One of the general predictions of many ‘new physics’ models is that there should be particles heavier than the ones we already know in the Standard Model. Finding them would confirm the presence of physical forces that we haven’t been able to detect yet, and which could help make sense of some unsolved problems in physics today. And physicists think that these heavier particles – should they exist – could be influencing how FCNC works. And in turn, the FCNC could be influencing the B mesons’ decay to kaons.
The new results tracked the decay of a type of B meson: the B0 meson. To quote Tolk: “In B meson decays to kaons, the FCNC also produces a lepton and an anti-lepton. For example, a kaon could be accompanied by an electron and anti-electron pair or a muon and anti-muon pair – all lepton anti-lepton combinations of the same flavour are equally possible in the Standard Model.” Flavour is a quantum number accorded to elementary particles.
A rule called lepton-flavour universality dictates that the electron/anti-electron pair and the muon/anti-muon pair should be produced with equal frequency when a B0 meson decays. However, the LHCb data showed that the ratio wasn’t 1. The electron/anti-electron pairs were forming more often. Tolk and his peers suspect that this could be the sign of ‘new physics’ that has been evading them.
“What makes it especially interesting is that this is only one measurement out of many different measurements of decays that all involve similar FCNC transitions and deviate from the Standard Model predictions,” according to Tolk.
In 2009, a discrepancy was found in an experiment checking for the ratio of muon/anti-muon to electron/anti-electron formation in B0 meson decays at the Belle detector, which straddles Japan’s KEKB particle collider. In 2012, the BaBar detector at the Stanford Linear Accelerator Centre reported similar results – followed by the LHCb in 2014. In all cases, the electron/anti-electron pairs were forming more often.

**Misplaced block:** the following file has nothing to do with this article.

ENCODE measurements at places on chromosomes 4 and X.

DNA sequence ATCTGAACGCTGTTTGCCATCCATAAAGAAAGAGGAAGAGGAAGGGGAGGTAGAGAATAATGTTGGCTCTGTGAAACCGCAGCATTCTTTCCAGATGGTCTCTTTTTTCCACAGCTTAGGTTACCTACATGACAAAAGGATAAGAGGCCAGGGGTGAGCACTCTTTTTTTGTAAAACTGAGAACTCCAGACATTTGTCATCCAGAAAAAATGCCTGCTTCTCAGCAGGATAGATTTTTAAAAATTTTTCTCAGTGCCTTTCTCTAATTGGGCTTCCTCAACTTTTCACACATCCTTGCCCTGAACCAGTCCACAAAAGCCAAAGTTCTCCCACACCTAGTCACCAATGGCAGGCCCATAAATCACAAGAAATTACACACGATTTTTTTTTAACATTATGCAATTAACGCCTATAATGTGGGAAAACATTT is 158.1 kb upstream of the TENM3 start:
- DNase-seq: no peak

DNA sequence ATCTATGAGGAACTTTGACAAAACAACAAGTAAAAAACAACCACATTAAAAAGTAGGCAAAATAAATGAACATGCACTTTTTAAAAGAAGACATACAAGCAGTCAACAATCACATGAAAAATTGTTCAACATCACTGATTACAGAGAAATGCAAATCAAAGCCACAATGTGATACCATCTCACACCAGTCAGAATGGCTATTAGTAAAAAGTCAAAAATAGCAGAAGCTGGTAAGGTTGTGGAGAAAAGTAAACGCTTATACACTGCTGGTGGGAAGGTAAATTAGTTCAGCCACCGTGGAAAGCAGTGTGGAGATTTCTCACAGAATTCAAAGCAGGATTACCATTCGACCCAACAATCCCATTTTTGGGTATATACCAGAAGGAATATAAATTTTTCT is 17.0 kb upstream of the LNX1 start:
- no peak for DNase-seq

The LHC is set to reawaken after its winter shutdown in May. The data it will collect this year could lay doubts about whatever is happening with the B0 meson decays to rest. Then again, this depends.
There are three kinds of FCNC processes that occur naturally. In the first kind, B mesons decay to kaons and leptons (electrons, muons, tauons and neutrinos). These can be studied by detectors like LHCb, Belle, CMS and ATLAS (the last two are also at the LHC). In the second kind, a B meson decays to pions and leptons. This process is extremely rare and experimentally more challenging. In the third kind, a larger particle such as a kaon decays into a pion and a lepton/anti-lepton pair.
According to Tolk, “If the current LHCb anomalies in the rare B decays are due to new particles, then in many ‘new physics’ scenarios, the effects would also show up in rare FCNC kaon decays.” He added that this will have to be investigated by detectors like LHCb, NA62, KOTO, etc.
Until then, the flavour of the season will be caution. As Amanda Cooper-Sarkar, a physicist at Oxford University, said, “results [like this] come and go all the time”. There was one such just last year, a supposedly heavy particle seen in weak data that prompted physicists to write over 500 papers about what it could be in a few months. But in additional data taken by the LHC, the particle vanished. The lesson was that, no matter how often something showed up in the data, it had to be taken with a pinch of salt until certified reliable. With the LHCb results, that day will hopefully come.